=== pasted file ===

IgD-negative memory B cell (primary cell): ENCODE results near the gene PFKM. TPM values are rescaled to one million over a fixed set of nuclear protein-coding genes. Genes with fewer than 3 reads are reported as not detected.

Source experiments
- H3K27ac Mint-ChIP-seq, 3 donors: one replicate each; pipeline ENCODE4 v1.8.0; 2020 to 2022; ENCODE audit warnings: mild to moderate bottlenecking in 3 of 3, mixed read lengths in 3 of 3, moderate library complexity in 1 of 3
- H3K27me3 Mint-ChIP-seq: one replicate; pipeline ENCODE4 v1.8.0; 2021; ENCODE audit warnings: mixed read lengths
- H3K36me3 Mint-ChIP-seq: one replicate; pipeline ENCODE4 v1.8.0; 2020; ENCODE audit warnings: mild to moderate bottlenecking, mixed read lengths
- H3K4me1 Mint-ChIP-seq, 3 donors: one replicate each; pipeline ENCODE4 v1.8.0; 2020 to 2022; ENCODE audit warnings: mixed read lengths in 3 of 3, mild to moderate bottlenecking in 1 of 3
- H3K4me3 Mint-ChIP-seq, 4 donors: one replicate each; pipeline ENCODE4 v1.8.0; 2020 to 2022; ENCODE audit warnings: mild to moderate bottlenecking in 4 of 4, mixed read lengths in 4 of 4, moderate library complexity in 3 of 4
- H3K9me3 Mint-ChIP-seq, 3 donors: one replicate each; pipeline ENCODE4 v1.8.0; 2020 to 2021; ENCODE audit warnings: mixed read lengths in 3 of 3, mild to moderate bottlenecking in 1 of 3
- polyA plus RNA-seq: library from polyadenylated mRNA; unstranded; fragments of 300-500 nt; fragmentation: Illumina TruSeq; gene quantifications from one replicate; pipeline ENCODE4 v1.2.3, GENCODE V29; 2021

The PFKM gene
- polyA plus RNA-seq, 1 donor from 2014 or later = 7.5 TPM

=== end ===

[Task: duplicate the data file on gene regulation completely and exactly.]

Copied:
IgD-negative memory B cell (primary cell): ENCODE results near the gene PFKM. TPM values are rescaled to one million over a fixed set of nuclear protein-coding genes. Genes with fewer than 3 reads are reported as not detected.

Source experiments
- H3K27ac Mint-ChIP-seq, 3 donors: one replicate each; pipeline ENCODE4 v1.8.0; 2020 to 2022; ENCODE audit warnings: mild to moderate bottlenecking in 3 of 3, mixed read lengths in 3 of 3, moderate library complexity in 1 of 3
- H3K27me3 Mint-ChIP-seq: one replicate; pipeline ENCODE4 v1.8.0; 2021; ENCODE audit warnings: mixed read lengths
- H3K36me3 Mint-ChIP-seq: one replicate; pipeline ENCODE4 v1.8.0; 2020; ENCODE audit warnings: mild to moderate bottlenecking, mixed read lengths
- H3K4me1 Mint-ChIP-seq, 3 donors: one replicate each; pipeline ENCODE4 v1.8.0; 2020 to 2022; ENCODE audit warnings: mixed read lengths in 3 of 3, mild to moderate bottlenecking in 1 of 3
- H3K4me3 Mint-ChIP-seq, 4 donors: one replicate each; pipeline ENCODE4 v1.8.0; 2020 to 2022; ENCODE audit warnings: mild to moderate bottlenecking in 4 of 4, mixed read lengths in 4 of 4, moderate library complexity in 3 of 4
- H3K9me3 Mint-ChIP-seq, 3 donors: one replicate each; pipeline ENCODE4 v1.8.0; 2020 to 2021; ENCODE audit warnings: mixed read lengths in 3 of 3, mild to moderate bottlenecking in 1 of 3
- polyA plus RNA-seq: library from polyadenylated mRNA; unstranded; fragments of 300-500 nt; fragmentation: Illumina TruSeq; gene quantifications from one replicate; pipeline ENCODE4 v1.2.3, GENCODE V29; 2021

The PFKM gene
- polyA plus RNA-seq, 1 donor from 2014 or later = 7.5 TPM